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The last of Berthelot’s spots on the rock levee, the very east side of the rocks, is where Grand Terre Island falls off into Four Bayou Pass. On the Grand Terre side of the pass is a small pocket that is formed by the end of the rocks, a slight turn in the island and a small island just north of the rocks.
“All the convection in this pocket from the current washing through the pass just sucks bait into this spot,” said Berthelot. “Add to that the couple of marsh cuts on this end of the rocks, and you’ve got another hotspot with so many fish, bait and shrimp coming from so many different directions.”
If you’ve got a smaller boat, Berthelot said you could get through the cut on this end of the rocks and troll around in the marsh behind the protection levee. However, if you’re in a big boat, your best bet will be to troll all throughout this pocket until you get on some fish, then stick your PowerPole or toss your anchor.
“With so much current in this pocket, I would recommend trying live bait on a short Carolina rig because the water is only a couple feet deep,” Berthelot said. “But you can also do well on the live bait under a cork all around this pocket.”
• No. 5: Coup Abel Camp 1
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The entire Coup Abel area is well known for being a great spot to catch bull reds, but Berthelot says there are some big trout to catch over here, too, and many of them can be found around some of the camps that still stand on the north side of this bay.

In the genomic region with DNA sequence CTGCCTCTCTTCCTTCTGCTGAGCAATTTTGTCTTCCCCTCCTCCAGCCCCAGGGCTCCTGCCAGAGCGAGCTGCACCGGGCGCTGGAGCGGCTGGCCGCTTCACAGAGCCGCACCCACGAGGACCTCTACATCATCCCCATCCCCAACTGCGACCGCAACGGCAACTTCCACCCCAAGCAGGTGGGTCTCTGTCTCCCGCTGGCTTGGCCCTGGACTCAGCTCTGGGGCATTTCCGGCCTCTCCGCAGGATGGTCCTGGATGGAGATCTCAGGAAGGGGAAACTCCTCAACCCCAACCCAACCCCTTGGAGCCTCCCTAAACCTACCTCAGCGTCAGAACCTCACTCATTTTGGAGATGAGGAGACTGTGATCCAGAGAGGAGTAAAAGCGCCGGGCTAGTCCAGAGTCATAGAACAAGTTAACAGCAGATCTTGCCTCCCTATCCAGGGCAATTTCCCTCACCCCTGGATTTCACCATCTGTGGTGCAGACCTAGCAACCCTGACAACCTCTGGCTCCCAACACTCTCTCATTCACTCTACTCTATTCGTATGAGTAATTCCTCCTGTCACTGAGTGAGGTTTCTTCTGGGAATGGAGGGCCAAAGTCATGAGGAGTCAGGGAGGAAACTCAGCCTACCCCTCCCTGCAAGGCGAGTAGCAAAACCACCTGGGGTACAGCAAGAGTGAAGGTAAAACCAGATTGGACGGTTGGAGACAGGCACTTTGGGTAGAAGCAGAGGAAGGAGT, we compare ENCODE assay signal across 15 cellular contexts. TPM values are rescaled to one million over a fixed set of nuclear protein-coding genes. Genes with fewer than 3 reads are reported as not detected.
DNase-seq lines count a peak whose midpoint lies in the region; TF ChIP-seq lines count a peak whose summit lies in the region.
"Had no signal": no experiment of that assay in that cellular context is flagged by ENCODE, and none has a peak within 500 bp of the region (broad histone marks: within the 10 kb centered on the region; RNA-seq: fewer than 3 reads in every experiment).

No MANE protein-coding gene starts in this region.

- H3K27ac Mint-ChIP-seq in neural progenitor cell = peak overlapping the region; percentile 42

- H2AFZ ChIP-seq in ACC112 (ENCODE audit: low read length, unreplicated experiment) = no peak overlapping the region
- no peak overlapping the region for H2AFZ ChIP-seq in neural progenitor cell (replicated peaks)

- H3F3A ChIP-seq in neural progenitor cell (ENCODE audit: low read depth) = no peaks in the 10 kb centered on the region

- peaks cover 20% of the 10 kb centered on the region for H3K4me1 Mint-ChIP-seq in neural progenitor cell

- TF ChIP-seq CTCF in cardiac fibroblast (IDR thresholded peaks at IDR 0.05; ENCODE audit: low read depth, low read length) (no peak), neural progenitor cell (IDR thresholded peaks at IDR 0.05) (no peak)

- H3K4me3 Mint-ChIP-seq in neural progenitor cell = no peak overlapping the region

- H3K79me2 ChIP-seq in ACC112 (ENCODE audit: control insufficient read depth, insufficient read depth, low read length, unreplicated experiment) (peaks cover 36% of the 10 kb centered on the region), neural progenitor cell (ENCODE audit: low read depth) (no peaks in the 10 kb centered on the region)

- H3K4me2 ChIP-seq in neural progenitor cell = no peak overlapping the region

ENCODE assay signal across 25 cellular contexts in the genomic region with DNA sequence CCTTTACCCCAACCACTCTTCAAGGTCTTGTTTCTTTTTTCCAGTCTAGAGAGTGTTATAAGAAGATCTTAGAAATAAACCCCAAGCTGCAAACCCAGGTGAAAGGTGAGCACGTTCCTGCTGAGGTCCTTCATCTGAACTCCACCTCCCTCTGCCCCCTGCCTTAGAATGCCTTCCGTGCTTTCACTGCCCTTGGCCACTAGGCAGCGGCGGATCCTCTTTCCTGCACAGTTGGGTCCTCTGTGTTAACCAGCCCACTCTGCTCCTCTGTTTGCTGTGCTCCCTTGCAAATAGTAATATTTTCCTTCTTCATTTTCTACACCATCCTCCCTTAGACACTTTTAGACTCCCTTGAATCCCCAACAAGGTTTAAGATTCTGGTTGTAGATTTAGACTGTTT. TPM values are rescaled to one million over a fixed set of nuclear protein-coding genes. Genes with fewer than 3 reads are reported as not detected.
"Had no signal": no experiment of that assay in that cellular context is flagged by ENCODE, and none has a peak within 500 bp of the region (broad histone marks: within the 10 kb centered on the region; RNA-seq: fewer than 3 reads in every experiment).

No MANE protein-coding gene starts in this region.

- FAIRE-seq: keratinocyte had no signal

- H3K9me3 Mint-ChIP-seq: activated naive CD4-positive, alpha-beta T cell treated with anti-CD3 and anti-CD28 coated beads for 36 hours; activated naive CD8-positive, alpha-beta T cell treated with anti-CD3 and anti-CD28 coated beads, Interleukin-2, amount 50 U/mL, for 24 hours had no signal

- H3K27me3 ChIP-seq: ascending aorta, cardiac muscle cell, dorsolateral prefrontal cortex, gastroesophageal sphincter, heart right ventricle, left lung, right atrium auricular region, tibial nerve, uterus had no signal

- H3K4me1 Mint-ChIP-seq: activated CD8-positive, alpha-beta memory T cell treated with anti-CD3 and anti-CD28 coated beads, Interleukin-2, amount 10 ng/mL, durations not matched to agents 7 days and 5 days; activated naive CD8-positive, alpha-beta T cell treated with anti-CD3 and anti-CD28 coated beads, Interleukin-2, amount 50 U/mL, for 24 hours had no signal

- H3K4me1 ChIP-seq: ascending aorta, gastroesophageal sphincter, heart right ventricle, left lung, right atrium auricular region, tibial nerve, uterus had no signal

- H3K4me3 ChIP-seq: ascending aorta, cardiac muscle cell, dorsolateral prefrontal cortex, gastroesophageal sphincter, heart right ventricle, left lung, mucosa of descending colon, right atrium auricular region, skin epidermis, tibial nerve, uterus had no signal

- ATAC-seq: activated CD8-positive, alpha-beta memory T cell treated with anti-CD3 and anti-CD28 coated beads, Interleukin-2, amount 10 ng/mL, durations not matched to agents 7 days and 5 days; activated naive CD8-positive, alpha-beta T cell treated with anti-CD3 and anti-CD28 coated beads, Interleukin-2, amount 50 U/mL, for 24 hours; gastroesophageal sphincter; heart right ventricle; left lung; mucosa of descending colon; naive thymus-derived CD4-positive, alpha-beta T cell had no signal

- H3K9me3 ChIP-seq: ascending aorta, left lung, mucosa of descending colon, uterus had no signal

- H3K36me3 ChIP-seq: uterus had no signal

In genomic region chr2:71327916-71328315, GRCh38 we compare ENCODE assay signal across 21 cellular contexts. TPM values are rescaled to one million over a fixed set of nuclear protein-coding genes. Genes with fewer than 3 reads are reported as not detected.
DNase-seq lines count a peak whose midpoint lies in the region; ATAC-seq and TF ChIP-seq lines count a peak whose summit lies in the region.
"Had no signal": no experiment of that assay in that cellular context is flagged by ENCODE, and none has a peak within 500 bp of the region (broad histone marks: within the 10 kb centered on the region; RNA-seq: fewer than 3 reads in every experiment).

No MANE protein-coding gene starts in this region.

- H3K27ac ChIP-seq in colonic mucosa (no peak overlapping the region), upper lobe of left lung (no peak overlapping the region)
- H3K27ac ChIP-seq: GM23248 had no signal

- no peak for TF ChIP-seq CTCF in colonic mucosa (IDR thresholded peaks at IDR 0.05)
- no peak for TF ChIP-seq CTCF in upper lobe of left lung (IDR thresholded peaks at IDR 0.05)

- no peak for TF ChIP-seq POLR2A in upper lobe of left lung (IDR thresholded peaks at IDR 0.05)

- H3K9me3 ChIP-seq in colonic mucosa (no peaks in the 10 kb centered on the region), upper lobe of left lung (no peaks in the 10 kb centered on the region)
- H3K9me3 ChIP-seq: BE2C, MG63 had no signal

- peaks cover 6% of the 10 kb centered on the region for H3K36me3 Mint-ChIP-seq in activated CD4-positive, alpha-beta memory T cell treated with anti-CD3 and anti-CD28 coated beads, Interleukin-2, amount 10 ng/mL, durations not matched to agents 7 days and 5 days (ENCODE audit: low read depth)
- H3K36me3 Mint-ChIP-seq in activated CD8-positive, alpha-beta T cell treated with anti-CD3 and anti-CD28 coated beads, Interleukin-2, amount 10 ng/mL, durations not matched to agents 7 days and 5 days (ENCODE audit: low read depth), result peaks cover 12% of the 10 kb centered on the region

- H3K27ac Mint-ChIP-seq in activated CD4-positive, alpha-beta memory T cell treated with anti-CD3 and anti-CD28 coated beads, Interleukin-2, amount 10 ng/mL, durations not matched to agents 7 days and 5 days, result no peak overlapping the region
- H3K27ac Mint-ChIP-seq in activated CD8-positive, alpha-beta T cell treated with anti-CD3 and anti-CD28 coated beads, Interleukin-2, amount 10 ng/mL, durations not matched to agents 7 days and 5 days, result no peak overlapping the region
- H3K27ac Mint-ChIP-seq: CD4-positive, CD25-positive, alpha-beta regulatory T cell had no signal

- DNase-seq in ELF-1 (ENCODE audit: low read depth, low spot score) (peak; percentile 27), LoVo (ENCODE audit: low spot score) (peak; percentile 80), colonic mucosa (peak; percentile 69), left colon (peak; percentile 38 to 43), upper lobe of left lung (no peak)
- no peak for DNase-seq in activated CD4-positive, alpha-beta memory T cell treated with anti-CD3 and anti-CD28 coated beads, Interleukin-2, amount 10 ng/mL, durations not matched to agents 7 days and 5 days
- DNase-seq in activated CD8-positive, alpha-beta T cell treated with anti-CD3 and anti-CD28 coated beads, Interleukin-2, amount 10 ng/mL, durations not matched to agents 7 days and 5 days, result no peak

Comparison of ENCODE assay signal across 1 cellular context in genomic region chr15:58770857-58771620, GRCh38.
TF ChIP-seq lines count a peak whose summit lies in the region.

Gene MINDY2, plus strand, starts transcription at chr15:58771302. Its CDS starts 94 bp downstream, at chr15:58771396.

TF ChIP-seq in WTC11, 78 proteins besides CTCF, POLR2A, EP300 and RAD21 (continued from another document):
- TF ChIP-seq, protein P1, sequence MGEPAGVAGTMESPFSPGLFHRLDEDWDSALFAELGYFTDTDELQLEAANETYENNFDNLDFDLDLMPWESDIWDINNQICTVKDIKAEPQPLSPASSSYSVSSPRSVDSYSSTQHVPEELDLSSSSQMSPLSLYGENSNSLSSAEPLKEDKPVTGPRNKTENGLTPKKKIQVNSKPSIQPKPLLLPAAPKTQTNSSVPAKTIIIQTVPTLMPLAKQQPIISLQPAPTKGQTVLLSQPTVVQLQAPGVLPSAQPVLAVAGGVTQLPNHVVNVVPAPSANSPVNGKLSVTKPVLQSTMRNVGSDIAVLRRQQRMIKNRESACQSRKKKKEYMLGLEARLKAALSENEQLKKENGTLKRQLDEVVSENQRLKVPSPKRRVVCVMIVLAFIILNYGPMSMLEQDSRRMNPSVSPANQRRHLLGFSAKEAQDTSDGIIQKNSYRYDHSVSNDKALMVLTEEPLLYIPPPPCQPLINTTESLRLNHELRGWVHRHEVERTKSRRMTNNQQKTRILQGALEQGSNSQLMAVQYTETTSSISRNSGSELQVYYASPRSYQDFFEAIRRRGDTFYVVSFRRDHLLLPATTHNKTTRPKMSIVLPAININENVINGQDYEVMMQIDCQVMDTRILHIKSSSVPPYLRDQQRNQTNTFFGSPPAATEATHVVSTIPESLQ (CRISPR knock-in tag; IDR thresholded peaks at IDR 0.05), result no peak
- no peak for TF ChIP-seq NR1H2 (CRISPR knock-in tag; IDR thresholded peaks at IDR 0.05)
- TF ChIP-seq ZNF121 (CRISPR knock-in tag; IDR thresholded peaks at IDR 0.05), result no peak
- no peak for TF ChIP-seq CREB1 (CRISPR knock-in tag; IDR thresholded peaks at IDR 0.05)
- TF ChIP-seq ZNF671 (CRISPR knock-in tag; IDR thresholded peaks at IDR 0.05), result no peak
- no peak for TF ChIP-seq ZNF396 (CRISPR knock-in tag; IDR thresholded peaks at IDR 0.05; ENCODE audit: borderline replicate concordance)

“You can fish all around this cove — all the camps and the opposite side against the shoreline,” said Berthelot, “but it might be easiest for anglers who aren’t familiar with the area to just target a couple of these camps. They’re easy to find, easy to fish and you can catch some good fish off of them.”
The first of the three camps that Berthelot pointed out is unique in that it is near a main pass that leads out into the Gulf of Mexico. That created a lot of current around the tip of the pilings to the west of the camp, and this attracts some big redfish.
“Throw some cracked crab on the bottom with a Carolina rig,” Berthelot suggested. “You can also catch reds on live bait or plastics under a cork.
“If you’re after trout around this camp, stick with the Tsunami swim baits or lead heads with dark-colored H&H Cocahoes.”
• No. 6: Coup Abel Camp 2
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Of the eight or nine camps to the north of Coup Abel, this one is unique in that it has its own little cove created by a curving line of rocks that used to line a piece of land. The land is now gone, but the rocks remain. On one side is a 2- to 3-foot flat and on the other a 10- to 12-foot pass.